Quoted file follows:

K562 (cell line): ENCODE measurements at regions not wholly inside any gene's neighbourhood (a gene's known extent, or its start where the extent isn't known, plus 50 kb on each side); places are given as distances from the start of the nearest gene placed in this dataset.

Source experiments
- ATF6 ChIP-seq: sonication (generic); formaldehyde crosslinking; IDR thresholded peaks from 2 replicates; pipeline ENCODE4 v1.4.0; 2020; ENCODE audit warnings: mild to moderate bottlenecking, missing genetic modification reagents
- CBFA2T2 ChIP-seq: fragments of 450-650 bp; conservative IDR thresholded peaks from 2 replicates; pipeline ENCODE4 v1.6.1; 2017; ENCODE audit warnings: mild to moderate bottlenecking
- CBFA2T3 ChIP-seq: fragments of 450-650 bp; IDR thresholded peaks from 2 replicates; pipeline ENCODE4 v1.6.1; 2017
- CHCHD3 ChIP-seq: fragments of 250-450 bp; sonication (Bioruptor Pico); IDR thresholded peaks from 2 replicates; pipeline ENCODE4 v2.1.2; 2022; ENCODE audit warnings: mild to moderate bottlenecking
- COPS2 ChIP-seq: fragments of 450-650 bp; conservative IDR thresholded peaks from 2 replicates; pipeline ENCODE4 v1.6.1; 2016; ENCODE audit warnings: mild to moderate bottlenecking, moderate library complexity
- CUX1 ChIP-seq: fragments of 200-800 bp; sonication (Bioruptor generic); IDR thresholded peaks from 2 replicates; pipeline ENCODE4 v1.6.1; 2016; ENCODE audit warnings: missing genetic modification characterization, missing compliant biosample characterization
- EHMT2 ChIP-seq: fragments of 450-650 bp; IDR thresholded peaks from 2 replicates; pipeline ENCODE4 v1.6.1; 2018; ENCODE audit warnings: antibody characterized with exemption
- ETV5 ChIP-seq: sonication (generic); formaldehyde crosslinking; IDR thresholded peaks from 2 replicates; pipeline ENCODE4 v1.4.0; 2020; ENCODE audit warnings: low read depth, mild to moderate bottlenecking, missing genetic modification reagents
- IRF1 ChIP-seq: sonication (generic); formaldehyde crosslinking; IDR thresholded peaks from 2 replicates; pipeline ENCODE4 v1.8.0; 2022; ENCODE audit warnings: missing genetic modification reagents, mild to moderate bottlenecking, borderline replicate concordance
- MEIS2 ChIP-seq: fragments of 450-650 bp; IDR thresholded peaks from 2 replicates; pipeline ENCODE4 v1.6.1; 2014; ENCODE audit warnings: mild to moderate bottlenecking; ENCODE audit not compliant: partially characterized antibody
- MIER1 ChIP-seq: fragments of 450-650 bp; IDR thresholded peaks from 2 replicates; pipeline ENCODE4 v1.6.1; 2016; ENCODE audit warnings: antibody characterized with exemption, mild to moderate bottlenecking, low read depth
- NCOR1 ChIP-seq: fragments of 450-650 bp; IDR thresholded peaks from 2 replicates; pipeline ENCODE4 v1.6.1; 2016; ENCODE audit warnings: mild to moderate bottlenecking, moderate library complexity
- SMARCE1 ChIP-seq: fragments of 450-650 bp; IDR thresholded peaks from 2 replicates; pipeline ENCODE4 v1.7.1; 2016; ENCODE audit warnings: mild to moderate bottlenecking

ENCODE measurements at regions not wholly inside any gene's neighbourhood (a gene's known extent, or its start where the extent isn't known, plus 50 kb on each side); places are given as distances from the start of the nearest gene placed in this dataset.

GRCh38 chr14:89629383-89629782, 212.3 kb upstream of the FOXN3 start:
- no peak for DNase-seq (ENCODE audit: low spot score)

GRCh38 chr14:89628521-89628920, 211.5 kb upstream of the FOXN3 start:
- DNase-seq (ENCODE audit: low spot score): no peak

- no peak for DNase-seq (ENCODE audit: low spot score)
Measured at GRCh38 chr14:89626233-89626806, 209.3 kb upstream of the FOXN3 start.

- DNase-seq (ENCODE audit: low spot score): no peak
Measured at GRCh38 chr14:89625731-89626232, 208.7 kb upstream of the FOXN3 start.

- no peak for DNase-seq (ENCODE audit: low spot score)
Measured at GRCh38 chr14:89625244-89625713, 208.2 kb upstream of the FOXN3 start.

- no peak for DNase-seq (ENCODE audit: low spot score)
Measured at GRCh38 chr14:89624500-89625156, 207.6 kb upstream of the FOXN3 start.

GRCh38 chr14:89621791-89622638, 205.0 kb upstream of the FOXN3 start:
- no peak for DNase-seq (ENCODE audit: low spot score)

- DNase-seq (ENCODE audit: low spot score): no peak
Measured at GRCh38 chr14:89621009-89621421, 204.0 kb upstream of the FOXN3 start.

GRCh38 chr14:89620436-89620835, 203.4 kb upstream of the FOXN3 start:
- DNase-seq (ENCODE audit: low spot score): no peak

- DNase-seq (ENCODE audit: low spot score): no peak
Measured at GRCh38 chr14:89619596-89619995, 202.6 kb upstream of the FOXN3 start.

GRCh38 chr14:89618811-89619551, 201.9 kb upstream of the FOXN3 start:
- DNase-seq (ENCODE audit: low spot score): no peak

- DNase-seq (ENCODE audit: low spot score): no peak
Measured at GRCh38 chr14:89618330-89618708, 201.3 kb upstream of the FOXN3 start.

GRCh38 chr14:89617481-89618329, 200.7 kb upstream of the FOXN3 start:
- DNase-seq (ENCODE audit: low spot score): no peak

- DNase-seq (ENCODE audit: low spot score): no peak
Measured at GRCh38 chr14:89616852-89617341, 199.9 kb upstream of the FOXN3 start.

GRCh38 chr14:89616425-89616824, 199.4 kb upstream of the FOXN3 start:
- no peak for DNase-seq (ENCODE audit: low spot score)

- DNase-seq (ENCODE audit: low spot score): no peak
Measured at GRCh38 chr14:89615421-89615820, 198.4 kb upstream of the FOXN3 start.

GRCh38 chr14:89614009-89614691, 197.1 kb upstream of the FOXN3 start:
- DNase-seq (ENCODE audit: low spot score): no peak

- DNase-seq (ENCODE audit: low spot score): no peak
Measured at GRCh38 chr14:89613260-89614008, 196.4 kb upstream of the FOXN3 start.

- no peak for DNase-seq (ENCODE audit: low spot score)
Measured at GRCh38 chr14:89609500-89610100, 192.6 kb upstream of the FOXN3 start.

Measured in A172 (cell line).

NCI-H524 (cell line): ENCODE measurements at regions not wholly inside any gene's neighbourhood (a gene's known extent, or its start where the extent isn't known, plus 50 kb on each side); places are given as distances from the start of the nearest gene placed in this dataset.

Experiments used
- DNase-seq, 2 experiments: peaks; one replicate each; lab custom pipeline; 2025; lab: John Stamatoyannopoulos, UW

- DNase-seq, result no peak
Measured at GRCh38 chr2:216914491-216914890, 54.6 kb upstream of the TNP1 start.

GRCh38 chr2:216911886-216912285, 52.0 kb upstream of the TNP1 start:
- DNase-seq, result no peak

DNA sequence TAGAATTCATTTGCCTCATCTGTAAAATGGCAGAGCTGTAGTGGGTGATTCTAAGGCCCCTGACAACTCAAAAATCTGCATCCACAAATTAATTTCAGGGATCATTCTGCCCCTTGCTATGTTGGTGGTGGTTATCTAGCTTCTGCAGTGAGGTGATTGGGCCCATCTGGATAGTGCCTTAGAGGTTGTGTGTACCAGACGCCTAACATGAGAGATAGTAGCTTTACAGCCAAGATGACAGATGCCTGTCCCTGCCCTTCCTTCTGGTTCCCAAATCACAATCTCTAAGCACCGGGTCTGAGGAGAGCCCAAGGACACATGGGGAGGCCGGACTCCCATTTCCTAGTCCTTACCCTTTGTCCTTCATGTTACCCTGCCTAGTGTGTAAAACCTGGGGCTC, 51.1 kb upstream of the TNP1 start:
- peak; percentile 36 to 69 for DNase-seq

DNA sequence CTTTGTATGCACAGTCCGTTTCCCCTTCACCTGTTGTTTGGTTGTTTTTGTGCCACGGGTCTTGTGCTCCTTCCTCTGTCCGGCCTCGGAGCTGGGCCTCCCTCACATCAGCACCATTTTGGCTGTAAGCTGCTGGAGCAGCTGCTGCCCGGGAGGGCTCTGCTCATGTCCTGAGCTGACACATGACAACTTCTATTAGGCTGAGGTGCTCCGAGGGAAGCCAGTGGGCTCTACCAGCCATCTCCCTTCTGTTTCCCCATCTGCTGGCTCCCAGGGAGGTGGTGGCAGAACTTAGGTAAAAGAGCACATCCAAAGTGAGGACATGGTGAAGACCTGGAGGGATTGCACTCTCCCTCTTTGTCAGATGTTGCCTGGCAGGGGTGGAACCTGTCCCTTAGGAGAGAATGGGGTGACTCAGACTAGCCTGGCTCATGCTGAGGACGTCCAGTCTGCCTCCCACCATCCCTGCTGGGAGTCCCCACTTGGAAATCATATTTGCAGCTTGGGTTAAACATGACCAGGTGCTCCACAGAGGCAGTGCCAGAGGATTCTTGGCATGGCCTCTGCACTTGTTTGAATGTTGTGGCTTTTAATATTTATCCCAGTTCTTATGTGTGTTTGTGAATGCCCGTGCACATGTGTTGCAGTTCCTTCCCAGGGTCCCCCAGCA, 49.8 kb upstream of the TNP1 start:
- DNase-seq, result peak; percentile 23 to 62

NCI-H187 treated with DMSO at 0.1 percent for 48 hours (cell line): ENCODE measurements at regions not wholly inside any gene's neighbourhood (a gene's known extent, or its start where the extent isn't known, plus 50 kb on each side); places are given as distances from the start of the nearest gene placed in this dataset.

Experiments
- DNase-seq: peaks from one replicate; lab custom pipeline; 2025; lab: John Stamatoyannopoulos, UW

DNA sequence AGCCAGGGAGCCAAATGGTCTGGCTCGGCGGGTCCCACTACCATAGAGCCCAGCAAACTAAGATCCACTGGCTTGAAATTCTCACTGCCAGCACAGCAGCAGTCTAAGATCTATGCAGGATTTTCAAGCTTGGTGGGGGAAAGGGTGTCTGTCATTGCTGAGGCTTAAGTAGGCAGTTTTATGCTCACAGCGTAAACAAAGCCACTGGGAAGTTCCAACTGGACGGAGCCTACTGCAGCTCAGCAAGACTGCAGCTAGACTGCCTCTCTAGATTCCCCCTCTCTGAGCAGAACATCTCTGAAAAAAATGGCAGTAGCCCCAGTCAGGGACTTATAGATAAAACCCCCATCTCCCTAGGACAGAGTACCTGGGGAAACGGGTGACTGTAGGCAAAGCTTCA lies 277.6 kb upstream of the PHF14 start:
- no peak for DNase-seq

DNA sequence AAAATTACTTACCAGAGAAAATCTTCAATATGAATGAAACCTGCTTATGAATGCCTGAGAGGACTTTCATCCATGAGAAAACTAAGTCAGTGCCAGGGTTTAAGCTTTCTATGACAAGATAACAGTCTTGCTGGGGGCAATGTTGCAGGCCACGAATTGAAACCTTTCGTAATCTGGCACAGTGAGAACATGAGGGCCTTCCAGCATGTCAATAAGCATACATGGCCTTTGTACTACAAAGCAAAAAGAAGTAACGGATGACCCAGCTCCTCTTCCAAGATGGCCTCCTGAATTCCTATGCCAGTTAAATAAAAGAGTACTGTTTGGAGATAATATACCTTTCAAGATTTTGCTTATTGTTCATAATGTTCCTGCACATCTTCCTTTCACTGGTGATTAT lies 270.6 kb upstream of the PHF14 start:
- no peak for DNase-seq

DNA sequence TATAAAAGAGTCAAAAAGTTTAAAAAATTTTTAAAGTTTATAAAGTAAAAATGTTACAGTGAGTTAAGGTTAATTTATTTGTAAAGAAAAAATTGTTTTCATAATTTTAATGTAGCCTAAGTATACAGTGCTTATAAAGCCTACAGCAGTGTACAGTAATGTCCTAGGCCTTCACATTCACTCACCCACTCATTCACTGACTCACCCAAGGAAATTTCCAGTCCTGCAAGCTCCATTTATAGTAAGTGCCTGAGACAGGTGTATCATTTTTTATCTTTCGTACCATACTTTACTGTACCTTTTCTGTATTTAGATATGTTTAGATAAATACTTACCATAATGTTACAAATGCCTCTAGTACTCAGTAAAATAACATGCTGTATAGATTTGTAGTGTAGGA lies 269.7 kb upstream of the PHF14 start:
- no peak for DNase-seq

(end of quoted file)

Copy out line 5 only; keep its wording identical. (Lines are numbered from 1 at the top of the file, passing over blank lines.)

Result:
- CBFA2T3 ChIP-seq: fragments of 450-650 bp; IDR thresholded peaks from 2 replicates; pipeline ENCODE4 v1.6.1; 2017